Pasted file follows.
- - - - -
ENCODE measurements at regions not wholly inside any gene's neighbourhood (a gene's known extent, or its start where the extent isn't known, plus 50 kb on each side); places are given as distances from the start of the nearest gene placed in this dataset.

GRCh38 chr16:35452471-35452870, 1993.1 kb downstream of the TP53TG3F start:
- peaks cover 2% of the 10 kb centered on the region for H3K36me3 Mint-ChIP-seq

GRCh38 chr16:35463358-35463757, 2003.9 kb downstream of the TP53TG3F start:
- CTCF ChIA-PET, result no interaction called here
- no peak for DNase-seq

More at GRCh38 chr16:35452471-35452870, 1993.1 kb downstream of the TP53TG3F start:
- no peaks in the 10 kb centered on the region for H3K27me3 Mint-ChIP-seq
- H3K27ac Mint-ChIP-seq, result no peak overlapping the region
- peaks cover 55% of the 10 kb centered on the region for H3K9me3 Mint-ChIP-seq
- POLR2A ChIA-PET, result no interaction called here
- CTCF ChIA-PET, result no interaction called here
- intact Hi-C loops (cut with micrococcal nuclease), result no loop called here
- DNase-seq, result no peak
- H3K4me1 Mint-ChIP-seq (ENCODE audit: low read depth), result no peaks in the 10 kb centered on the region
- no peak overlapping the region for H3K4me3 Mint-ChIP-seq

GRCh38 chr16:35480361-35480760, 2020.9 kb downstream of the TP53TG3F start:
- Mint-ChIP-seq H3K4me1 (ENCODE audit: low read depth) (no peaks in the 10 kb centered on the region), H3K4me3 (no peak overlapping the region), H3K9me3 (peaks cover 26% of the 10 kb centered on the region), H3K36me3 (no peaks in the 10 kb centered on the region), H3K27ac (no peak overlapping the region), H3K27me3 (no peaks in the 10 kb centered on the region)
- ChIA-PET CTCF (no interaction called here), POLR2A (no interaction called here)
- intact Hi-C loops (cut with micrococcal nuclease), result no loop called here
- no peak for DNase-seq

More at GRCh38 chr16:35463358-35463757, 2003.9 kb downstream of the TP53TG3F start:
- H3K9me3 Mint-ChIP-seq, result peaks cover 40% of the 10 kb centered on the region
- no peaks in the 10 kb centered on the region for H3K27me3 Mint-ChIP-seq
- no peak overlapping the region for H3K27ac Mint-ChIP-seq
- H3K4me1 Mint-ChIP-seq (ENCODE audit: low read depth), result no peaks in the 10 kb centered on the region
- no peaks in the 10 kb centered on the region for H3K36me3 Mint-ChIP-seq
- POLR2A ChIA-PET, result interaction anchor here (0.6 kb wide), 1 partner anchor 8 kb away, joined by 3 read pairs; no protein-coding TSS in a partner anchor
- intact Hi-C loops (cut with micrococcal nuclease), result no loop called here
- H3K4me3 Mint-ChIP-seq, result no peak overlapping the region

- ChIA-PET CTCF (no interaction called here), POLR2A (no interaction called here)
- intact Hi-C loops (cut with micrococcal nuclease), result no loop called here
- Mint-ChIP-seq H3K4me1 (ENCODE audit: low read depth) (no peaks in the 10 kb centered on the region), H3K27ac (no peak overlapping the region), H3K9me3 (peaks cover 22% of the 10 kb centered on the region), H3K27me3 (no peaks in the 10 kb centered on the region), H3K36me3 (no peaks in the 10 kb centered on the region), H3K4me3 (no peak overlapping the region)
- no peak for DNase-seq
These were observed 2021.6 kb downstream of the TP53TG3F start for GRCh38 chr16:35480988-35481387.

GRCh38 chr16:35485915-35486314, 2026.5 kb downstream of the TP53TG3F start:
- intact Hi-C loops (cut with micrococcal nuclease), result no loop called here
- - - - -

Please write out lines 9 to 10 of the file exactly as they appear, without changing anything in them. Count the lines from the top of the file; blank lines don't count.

- H3K27ac Mint-ChIP-seq, result no peak overlapping the region
- peaks cover 55% of the 10 kb centered on the region for H3K9me3 Mint-ChIP-seq